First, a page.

Rab facing difficulties in conducting operations due to US sanctions: Momen to Nuland
Bangladesh has said Rapid Action Battalion (RAB) is facing difficulties in conducting its operations due to US-imposed sanctions and this might encourage radical elements in the country and make the law-and-order situation worse and create regional instability.
Foreign Minister Dr AK Abdul Momen expressed this concern as US Under Secretary for Political Affairs Victoria Nuland met him at his office at the Ministry of Foreign Affairs (MoFA) yesterday.
He strongly urged the US government to reconsider the sanctions.
The foreign minister depicted the context of the creation of RAB to combat terrorism and serious crimes.
"At that time, the US trained them, and the organisation was being compared with the FBI," he said.
Till now, Bangladesh's success in curbing terrorism and transnational crimes are largely attributed to RAB, Momen added.
He underscored that whenever allegations of human rights violation were received against any law enforcer, due administrative or legal actions were taken.
Nuland expressed the US' willingness to engage with Bangladesh on human rights and labour issues to collectively bring improvements in some areas.
She also proposed that the US can help Bangladesh, like some other development partners, in further reexamining the Digital Security Act.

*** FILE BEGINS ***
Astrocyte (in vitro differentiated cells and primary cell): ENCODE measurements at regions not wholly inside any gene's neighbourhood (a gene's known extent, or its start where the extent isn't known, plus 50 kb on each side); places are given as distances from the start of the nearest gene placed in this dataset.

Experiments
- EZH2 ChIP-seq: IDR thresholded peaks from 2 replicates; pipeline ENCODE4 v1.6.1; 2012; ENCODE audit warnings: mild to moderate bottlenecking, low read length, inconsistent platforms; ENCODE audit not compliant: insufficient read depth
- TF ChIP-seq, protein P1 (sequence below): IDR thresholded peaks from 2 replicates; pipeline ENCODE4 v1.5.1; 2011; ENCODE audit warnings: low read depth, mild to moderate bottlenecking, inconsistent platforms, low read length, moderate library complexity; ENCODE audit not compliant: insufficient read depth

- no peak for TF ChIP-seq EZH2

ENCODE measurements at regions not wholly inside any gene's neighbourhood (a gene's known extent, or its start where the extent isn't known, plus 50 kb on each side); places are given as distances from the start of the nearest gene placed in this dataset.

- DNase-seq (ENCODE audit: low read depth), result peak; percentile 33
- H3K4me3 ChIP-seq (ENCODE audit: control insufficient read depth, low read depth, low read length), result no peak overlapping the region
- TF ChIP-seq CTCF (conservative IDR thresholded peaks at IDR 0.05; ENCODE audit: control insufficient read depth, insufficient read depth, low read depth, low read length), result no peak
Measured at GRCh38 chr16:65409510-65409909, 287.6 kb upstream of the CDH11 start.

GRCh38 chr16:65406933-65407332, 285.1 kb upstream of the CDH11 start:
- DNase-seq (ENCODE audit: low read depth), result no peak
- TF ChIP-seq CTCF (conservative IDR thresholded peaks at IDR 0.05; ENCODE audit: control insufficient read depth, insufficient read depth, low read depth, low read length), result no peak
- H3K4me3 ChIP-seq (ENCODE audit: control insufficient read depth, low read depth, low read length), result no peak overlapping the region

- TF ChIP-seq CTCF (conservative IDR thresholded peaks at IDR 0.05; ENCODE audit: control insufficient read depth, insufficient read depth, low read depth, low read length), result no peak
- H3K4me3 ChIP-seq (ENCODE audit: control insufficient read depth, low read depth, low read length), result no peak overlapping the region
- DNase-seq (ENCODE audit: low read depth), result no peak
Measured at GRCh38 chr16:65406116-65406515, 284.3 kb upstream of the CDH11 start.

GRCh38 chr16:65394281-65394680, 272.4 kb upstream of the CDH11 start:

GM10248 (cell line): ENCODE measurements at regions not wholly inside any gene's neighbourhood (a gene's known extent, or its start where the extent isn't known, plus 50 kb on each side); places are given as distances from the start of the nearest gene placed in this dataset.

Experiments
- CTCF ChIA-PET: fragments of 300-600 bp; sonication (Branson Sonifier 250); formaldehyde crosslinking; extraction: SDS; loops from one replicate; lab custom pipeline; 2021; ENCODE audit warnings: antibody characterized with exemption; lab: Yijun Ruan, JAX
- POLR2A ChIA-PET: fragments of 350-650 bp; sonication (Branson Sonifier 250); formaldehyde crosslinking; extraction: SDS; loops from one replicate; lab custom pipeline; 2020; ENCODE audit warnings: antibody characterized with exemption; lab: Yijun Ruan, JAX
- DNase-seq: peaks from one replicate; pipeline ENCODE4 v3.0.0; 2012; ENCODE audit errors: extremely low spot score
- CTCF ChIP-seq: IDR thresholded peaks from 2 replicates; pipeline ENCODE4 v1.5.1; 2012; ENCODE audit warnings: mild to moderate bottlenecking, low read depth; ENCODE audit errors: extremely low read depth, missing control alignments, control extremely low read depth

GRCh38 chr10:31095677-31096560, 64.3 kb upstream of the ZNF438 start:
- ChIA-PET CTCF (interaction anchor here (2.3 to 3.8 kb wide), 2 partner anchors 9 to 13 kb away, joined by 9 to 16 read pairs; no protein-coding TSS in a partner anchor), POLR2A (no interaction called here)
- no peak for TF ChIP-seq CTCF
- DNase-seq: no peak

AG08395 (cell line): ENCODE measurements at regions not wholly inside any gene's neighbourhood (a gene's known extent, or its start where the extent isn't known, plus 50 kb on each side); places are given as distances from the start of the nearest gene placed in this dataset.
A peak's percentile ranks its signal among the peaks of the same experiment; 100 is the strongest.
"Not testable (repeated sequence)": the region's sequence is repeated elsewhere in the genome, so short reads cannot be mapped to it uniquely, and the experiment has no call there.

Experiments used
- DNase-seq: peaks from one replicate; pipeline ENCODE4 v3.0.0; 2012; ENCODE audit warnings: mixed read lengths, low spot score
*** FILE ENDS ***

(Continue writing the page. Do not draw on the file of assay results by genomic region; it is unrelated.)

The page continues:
Momen expressed satisfaction about the successful holding of the Partnership Dialogue, which is the first one after a two-year pause due to the pandemic.
Referring to his upcoming bilateral meeting with US Secretary of State Antony Blinken on April 4 in Washington DC on the 50th anniversary of the establishment of diplomatic relations, Momen said the two countries need to have closer relations for the next 50 years.
Nuland hoped that the upcoming meeting between the Bangladesh foreign minister and US secretary of state would be a fruitful one.
She elaborated on her government position on the Ukraine issue.
Momen said Bangladesh always wants peace and underscored that the conflict needs to be resolved through negotiations.
He said peace brings stability, which is important for Bangladesh as "we have a large number of expatriate workers abroad."
In this interdependent world, Momen said, war and conflict would cause a problem for all, including the US, the European Union and the Middle East.
He also recalled that the US is Bangladesh's largest trading partner with $9 billion bilateral trade.
Momen underscored that, the US being the largest investor cumulatively with 20 percent of the FDI flow since Bangladesh's independence, has mainly invested in the energy sector.
He said the US investors may consider enhancing and diversifying its investment portfolio in Bangladesh.
Also, the foreign minister depicted the "excellent investment environment in Bangladesh" and the establishment of special economic zones and high-tech parks.
He especially emphasised the possible US investment in the ICT and pharmaceutical sectors.
This might be a win-win situation if the US invests in ICT, Momen added.